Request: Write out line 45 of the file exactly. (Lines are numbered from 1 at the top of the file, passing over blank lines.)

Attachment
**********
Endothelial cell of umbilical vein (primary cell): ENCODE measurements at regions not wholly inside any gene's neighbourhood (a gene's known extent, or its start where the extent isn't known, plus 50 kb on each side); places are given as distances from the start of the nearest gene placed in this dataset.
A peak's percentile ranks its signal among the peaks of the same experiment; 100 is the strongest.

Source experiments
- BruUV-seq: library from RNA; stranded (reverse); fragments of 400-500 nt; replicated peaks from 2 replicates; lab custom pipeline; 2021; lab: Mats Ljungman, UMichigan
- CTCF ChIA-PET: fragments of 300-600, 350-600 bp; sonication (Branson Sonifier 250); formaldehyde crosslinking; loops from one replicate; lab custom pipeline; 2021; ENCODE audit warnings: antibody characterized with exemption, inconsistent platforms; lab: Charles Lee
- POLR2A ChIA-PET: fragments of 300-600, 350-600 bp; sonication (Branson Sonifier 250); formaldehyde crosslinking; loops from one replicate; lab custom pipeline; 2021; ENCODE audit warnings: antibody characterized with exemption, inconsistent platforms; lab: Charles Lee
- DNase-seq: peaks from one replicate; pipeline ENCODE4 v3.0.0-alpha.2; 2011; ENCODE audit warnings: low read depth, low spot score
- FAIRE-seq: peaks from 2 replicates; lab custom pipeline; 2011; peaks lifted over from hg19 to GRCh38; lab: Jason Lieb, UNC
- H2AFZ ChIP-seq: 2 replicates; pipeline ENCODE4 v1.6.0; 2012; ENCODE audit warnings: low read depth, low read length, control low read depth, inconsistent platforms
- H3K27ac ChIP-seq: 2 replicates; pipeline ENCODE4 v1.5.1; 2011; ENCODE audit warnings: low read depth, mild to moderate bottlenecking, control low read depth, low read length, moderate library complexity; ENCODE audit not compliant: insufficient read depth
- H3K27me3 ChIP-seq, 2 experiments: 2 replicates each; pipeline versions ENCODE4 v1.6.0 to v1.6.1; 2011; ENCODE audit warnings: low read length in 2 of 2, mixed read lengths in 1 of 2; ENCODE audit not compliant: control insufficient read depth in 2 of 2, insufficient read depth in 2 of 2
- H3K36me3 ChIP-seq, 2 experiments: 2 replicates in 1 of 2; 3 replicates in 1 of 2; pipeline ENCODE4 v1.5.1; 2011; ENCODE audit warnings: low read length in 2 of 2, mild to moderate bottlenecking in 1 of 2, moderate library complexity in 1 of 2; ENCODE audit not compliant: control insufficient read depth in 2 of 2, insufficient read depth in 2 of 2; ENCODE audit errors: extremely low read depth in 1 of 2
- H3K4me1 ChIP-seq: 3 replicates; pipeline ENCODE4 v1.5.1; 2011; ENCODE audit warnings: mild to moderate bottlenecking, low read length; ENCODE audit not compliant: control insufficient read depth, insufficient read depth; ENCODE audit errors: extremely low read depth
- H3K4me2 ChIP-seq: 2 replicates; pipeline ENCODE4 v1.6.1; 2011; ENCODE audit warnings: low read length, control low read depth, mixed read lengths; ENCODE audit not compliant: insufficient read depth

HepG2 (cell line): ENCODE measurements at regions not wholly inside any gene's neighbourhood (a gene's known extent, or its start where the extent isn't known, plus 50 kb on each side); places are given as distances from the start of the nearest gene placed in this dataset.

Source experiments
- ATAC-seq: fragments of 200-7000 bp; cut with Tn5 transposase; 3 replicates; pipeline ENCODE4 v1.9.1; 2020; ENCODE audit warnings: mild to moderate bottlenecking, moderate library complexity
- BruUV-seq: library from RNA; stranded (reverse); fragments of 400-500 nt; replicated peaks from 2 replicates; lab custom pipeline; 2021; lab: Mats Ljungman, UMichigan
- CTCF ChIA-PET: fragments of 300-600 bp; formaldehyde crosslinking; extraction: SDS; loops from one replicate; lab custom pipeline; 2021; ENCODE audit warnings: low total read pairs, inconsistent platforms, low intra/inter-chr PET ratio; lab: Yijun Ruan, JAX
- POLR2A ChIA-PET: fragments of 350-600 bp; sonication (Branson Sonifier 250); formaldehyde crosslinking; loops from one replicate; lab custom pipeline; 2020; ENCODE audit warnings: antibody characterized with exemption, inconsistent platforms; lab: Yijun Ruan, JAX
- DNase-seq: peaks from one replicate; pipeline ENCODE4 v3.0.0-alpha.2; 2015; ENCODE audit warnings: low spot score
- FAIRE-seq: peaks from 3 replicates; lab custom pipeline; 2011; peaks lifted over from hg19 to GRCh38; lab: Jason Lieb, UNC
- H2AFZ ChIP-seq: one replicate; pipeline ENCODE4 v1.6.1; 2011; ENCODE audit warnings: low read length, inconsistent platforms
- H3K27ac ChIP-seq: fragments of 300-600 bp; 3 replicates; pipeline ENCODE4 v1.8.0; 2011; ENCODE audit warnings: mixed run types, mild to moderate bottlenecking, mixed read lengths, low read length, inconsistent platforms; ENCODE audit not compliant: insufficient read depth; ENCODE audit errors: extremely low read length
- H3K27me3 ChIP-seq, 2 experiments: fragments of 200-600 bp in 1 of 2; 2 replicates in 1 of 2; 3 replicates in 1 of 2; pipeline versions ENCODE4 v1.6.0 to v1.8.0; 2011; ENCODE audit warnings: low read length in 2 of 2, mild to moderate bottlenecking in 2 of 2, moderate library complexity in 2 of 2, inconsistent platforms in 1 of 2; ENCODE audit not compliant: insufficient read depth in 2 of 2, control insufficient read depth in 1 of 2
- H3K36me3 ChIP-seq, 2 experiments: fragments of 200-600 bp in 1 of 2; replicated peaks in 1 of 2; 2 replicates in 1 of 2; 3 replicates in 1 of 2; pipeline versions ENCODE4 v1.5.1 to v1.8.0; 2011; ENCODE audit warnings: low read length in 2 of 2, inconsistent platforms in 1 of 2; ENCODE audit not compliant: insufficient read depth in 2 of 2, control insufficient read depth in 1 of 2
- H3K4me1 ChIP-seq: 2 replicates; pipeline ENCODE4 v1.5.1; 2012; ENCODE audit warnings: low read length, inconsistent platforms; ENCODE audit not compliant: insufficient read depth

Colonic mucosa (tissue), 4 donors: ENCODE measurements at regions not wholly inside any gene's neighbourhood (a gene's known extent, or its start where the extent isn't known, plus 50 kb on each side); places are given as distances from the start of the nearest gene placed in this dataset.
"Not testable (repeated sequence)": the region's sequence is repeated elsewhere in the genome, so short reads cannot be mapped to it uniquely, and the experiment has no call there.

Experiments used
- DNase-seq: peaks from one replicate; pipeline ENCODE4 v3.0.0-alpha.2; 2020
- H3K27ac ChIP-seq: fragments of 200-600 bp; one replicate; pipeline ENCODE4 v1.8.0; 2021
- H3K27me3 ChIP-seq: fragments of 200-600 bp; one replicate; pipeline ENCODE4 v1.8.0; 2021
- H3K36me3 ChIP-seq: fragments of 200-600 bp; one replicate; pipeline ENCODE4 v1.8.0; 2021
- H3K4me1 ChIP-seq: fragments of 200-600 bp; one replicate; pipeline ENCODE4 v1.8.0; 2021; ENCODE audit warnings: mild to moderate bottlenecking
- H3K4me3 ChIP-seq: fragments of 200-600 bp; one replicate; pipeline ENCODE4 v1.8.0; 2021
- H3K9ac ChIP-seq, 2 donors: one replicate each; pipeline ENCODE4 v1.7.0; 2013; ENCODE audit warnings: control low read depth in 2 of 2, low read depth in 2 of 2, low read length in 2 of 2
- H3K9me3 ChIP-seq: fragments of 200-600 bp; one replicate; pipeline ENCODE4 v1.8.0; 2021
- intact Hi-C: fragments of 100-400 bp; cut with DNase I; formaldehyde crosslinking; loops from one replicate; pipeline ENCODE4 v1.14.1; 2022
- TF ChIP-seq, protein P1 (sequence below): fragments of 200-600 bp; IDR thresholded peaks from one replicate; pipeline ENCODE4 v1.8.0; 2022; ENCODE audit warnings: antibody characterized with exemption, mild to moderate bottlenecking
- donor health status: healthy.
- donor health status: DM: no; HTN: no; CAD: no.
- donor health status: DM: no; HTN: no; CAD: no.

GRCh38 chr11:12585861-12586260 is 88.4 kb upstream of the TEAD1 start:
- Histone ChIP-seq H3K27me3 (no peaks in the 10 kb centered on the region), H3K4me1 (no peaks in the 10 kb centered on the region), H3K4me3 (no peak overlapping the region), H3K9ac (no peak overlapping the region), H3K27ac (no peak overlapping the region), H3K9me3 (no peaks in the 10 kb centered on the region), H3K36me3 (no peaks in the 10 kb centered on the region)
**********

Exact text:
- Histone ChIP-seq H3K27me3 (no peaks in the 10 kb centered on the region), H3K4me1 (no peaks in the 10 kb centered on the region), H3K4me3 (no peak overlapping the region), H3K9ac (no peak overlapping the region), H3K27ac (no peak overlapping the region), H3K9me3 (no peaks in the 10 kb centered on the region), H3K36me3 (no peaks in the 10 kb centered on the region)